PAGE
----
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blood microsampling brings quantification to anti-doping research

by Neoteryx | 2 min read

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Capillary Blood Microsampling in Anti-doping Research

In the arena of athletic competition, curtailing the use of anabolic steroids is one of the most significant challenges. This category includes the performance-enhancing substances that athletes most commonly abuse in the interest of gaining an unfair advantage.

Dr. Alan Brailsford and the team at the Drug Control Centre, Kings College London, are addressing this problem through the development of a new analytical method that can allow for the detection of anabolic steroids in tiny volumes of dried blood. It leverages the benefits of Volumetric Absorptive Microsampling (VAMS®) technology, a revolutionary quantitative dried blood sampling approach using Mitra® microsampling devices from Neoteryx.

Through the precise quantification enabled by VAMS®, Dr. Brailsford and his colleagues hope to evaluate the use of athlete-specific limits for testosterone concentrations in dried blood samples. This approach is far more effective than simply looking at single concentrations when detecting testosterone abuse.

 

VAMS® Makes It Easier, Smarter, and Quantitative

In his work on steroid analysis, Dr. Brailsford had been working with dried blood spots for some time when a colleague told him about the Mitra® device.

"After having a quick look, I could immediately see it was an approach worth investigating," Dr. Brailsford says. "It met our needs relating to both the simplicity of sample collection and the ability to quantify the analytes detected."

With VAMS® technology on hand, Dr. Brailsford found himself able to collect samples more easily, and with more enthusiastic cooperation, than he could when using painful venipuncture.

"The key is that it allows accurate quantification very simply, which provides more useful data in many contexts when compared with qualitative analysis," says Dr. Brailsford.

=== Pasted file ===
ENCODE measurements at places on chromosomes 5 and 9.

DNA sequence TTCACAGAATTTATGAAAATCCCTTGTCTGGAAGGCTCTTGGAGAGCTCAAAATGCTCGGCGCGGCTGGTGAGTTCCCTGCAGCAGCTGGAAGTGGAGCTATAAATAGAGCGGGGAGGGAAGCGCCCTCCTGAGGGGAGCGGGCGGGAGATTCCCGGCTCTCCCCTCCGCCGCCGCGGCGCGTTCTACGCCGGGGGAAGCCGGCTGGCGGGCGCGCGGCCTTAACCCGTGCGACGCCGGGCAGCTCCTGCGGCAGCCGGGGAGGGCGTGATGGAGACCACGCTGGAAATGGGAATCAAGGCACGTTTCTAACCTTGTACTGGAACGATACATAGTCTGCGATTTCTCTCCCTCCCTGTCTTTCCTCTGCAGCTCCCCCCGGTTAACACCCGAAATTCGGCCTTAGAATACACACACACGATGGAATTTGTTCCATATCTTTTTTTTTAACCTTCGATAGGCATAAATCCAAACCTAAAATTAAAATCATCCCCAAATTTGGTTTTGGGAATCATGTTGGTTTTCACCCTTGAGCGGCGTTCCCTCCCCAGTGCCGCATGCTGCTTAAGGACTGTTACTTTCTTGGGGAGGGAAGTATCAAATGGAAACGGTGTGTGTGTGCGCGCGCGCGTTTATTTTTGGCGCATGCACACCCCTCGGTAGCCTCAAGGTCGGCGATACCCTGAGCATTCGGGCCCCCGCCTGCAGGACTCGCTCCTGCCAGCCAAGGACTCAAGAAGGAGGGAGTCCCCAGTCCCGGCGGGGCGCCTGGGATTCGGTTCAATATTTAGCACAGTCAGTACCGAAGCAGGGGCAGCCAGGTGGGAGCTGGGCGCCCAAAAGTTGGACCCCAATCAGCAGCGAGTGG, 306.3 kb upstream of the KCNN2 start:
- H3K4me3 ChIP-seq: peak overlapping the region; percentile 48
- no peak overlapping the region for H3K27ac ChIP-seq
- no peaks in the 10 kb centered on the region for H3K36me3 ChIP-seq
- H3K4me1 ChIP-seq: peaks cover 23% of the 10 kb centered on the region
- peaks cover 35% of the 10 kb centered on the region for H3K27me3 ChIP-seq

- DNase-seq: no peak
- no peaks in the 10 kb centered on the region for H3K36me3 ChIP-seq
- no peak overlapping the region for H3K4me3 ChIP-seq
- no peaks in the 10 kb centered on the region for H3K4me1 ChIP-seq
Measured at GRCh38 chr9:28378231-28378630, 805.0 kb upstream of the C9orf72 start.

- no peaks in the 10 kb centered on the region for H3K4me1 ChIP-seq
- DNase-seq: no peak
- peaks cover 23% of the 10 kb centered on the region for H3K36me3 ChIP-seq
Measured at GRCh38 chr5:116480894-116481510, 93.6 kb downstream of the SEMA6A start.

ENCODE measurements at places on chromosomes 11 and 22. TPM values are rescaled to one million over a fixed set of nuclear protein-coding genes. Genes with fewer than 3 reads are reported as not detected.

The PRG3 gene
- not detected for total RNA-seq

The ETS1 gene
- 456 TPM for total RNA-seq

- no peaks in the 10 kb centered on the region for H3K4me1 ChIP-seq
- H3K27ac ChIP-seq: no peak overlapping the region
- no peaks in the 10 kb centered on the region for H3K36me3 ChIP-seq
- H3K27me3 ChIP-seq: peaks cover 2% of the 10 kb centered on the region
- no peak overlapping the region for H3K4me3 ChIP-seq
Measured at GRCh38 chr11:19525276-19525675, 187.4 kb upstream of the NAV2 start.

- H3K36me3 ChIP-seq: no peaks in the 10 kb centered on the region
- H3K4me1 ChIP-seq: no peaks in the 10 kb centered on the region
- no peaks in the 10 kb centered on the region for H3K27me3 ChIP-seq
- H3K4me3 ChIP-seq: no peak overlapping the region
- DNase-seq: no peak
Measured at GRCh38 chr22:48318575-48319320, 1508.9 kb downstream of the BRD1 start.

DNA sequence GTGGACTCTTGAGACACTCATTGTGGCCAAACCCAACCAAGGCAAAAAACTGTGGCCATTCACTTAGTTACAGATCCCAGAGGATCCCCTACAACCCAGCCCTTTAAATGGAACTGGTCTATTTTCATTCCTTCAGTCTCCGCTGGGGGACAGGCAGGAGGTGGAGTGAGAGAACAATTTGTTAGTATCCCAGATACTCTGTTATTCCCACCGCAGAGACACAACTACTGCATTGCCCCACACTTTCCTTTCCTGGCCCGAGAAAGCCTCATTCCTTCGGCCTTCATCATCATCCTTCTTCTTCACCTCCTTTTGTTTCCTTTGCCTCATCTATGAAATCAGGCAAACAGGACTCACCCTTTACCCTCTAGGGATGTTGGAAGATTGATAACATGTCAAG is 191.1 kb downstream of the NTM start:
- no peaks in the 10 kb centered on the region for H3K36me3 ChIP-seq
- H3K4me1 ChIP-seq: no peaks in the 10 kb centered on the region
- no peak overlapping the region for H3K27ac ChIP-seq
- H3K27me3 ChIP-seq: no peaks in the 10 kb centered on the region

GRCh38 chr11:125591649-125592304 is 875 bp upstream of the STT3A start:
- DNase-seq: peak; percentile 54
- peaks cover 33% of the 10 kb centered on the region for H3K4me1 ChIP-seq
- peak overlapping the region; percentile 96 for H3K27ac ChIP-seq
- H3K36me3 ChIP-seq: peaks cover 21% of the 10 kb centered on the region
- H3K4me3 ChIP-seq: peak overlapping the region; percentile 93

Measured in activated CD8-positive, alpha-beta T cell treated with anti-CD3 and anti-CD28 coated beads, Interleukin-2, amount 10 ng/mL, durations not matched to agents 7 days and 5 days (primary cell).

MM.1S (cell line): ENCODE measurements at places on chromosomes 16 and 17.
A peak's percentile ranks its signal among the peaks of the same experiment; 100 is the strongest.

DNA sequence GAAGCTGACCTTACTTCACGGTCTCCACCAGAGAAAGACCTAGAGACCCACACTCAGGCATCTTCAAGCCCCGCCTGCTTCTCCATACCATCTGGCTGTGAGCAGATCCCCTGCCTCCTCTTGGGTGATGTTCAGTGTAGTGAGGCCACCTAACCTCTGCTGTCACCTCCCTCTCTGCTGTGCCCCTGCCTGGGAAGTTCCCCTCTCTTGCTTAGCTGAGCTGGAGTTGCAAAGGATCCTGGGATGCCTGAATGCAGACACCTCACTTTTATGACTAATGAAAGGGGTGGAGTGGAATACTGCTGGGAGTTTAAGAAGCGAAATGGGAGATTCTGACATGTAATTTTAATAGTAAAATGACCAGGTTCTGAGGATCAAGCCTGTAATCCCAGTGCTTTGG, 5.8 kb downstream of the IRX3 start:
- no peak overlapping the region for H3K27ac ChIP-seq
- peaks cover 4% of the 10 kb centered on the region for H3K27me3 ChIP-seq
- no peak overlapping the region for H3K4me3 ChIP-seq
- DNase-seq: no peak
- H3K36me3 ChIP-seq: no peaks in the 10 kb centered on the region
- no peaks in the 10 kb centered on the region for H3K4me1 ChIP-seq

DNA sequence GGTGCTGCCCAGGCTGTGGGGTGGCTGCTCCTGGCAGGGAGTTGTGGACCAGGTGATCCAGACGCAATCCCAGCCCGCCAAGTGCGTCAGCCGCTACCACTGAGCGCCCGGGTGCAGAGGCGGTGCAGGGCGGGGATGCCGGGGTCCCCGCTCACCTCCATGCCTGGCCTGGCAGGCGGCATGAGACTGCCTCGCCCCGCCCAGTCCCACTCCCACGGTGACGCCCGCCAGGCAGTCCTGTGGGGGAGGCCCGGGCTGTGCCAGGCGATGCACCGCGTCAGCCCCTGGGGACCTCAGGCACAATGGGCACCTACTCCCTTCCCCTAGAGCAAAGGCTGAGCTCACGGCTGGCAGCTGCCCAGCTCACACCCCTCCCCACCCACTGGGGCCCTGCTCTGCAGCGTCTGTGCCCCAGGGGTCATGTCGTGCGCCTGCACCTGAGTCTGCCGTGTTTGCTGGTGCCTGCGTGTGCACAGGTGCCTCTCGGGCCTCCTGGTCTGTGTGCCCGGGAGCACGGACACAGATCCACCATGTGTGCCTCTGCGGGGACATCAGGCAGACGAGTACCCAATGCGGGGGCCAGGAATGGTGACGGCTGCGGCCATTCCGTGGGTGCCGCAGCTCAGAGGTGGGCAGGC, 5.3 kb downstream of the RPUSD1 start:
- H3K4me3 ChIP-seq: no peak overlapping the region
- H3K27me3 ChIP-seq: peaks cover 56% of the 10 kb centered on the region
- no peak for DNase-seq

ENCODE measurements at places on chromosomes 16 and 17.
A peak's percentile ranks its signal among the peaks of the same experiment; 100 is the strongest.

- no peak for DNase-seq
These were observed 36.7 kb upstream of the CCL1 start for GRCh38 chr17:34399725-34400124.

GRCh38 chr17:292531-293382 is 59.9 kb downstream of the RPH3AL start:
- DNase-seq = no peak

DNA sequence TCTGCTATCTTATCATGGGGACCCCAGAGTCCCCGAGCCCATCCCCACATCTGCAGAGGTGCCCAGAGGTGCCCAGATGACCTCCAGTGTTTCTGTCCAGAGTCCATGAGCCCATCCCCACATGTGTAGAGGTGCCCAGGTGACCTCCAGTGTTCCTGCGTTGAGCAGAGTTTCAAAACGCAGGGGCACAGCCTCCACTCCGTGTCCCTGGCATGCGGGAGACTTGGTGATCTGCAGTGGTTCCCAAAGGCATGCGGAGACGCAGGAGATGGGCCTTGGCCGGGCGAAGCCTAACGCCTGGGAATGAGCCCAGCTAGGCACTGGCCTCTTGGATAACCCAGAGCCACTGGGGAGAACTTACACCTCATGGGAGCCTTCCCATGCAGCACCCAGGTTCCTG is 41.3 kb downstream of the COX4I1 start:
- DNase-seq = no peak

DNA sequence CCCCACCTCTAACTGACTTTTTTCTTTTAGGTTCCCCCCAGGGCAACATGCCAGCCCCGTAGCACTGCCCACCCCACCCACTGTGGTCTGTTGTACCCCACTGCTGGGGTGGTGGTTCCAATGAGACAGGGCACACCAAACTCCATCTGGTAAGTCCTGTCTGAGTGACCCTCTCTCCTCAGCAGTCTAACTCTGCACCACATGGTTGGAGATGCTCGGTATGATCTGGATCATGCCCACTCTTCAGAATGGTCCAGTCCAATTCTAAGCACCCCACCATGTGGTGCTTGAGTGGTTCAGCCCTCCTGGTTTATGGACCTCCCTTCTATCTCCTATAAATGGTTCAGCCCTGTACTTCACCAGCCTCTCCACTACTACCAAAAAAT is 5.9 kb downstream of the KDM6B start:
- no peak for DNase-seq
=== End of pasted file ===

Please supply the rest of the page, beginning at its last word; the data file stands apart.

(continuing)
Better Detection of Doping Begins Here

Alan-brailsford-microsampling-neoteryx-antidoping"One large issue we are trying to tackle with this research is that we wish to both simplify, and to reduce the costs associated with, the sample collection process," Dr. Brailsford says. "This would allow more athletes to be tested. This on its own is obviously a positive step in the fight against doping, but it should also be considered that as more testing is done, the deterrence effect of any anti-doping program also increases."

This underscores why it's important not just to improve testing methods, but to spread the word. A new generation of aspiring athletes will better understand the stakes and more readily decide to embrace the honor and joy of clean competition.

In an anti-doping context, Dr. Brailsford sees the use of dried blood as a valuable supplement to urine testing, with distinct advantages of its own.

"The key point about Mitra devices is that, in addition to the usual benefits associated with dried blood spots, you can also do accurate quantification, which is extremely useful across a very broad range of anti-doping scenarios," says Dr. Brailsford.

Much as work with microsampling in the detection of PEth is adding nuance and complexity to conversations around alcohol testing, the work of Dr. Brailsford and others like him highlights the lucidity that technology can bring to the science and research that drive the anti-doping movement.

If you work in this area, your success depends on using the smartest and most efficient technology available. It's time to check out microsampling technology for yourself. Contact us today to speak with one of our expert Microsampling Specialists and discover the benefits and advantages of this simple and remarkable blood collection system.

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Originally published Dec 13, 2019 4:45:00 AM, updated on February 18, 2020

Topics:Remote Patient Monitoring

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